In early May last year, I took a canoe excursion with Cully McCurdy, who supervises the Rimel WMA, Jody Spencer, who is superintendent of the Greenbrier River Trial and Jack Horner, who operates Jack Horner’s Corner in Seebert. My three hosts selected the Seebert to Beard junket, a trip that covers about 7 1/2 miles. The put-in is on river left off county Route 27 via U.S. Route 219. The take-out is at Route 31 (Denmar Road) on river right. This road also links with Route 219 via Route 20.

All four of us caught smallmouth bass and rock bass, but unfortunately, the water was so high and swift that a trip that normally would have taken seven or eight hours was over in about half that time. As readers will probably remember, low water on the Mountain State’s streams was definitely not a problem last year.

Many West Virginia rivers are high and muddy throughout the early to midsummer period, and many are not floatable in May. One very good thing about the upper Greenb
rier is that because it is a headwaters stream in an undeveloped watershed, the river either clears very quickly after heavy rains or does not become overly cloudy or muddy.

As soon as McCurdy, who was my boat mate, and I would come to a likely looking area, we would only have time for a cast or two at best before the river carried us away. Cully spent much of the day trying to hold the canoe in position for me to cast while I endured a number of vain attempts to get my lures down to where the bass were holding before the current swept my offerings away. Because of the swift water, McCurdy had an extremely difficult time keeping the canoe pointed into the current correctly, while I never felt that more than five or six casts all day landed on target.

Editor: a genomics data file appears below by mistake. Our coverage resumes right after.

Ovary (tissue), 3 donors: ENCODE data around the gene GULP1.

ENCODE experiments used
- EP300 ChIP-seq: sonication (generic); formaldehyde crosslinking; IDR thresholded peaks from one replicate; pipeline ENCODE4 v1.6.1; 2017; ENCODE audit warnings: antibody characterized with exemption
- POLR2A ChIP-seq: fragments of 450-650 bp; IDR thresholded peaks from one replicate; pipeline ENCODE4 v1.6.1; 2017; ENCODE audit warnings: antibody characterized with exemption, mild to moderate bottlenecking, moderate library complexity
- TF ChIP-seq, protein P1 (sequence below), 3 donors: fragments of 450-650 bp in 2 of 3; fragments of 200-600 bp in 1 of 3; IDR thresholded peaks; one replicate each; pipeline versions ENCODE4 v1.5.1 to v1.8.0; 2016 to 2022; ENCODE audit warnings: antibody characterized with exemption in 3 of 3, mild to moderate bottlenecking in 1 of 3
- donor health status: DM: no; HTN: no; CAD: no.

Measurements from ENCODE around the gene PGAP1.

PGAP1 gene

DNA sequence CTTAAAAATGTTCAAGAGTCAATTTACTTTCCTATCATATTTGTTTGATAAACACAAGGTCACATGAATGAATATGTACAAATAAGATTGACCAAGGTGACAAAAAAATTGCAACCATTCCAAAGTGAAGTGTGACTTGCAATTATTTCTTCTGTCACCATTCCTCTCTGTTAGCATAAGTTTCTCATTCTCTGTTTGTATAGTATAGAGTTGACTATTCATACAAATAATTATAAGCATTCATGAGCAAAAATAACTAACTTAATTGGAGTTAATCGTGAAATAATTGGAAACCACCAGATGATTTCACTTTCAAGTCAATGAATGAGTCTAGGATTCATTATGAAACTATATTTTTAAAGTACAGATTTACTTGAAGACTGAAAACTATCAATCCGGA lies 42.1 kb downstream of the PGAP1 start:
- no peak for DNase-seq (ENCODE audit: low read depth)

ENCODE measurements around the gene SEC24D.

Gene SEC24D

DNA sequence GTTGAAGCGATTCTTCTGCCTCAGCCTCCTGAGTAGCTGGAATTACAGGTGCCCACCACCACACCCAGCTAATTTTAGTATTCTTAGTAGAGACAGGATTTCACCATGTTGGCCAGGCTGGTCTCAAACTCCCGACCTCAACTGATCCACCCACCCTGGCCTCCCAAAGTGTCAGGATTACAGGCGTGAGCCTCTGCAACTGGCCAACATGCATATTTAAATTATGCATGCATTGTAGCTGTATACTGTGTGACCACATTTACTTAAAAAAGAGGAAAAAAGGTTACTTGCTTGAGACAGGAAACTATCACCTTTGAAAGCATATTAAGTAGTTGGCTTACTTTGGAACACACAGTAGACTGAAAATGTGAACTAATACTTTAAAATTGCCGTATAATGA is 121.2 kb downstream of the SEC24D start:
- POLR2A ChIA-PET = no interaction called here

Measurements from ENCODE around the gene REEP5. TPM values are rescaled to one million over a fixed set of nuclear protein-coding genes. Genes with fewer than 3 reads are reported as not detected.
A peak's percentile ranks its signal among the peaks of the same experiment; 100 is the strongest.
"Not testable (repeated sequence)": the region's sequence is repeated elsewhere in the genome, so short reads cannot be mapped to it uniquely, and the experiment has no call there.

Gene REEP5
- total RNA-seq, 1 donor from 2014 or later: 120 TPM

Nevertheless, I was very impressed with this trip and would gladly take it again. This excursion features three major outside bends, which are some of my favorite places to prospect for stream smallies. Class I rapids, riffles, water willow islets, undercut banks, and current breaks characterize this float.

Jack Horner likes the Marlinton to Seebert trek and describes this section as being “nice, calm, and with no rough sections” and with the right water levels, good for family floating. The put-in is at the state Route 39 bridge on river left at Marlinton. The Marlinton float is a long one, 10 miles, so floaters should make plans beforehand to leave early and stay on the river until late afternoon.

Horner says that this trek has a pleasing mixture of Class I rapids and riffles, but it has a tendency to become unfloatable by early summer, that is, in terms of from point A to point B. The Marlinton trip is best taken early in the spring, assuming that the water temperature is high enough for safe floating.

Jody Spencer informs that the Beard to Renick trip is another worthwhile one. He says that this float offers “a lot of fish to be caught,” especially rock bass and midsized smallmouths. Jody adds that the smallmouths on this section usually top out at about 15 to 16 inches. The Renick take-out is on river right on Alto Road off Route 219.